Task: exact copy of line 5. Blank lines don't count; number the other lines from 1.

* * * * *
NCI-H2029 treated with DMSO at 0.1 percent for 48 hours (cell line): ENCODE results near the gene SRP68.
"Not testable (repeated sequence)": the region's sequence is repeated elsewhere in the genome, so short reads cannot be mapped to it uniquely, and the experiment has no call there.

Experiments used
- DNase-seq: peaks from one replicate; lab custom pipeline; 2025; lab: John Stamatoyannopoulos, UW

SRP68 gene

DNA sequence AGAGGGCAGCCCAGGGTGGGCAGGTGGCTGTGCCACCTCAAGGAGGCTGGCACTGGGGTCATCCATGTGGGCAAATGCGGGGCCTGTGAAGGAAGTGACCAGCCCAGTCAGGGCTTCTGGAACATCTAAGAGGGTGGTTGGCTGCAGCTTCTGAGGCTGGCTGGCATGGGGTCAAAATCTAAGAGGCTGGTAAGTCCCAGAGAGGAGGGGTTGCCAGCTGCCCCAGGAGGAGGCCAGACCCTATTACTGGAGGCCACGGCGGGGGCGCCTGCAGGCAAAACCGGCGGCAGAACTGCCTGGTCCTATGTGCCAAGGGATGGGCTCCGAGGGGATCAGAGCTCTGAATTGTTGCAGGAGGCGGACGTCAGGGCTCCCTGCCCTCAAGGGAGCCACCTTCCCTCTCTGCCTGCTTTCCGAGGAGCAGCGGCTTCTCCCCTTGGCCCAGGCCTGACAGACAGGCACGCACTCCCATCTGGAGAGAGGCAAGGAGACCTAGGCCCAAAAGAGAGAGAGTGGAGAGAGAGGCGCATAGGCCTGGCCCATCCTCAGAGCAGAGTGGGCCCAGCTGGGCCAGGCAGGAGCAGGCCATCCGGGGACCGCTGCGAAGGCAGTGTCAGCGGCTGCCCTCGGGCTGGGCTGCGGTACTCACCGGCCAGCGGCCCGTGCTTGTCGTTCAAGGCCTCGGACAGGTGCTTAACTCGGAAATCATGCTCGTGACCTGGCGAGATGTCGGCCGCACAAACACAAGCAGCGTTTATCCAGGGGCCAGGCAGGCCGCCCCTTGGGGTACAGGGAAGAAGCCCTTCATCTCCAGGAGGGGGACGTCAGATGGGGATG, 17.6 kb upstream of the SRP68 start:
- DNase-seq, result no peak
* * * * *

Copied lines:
SRP68 gene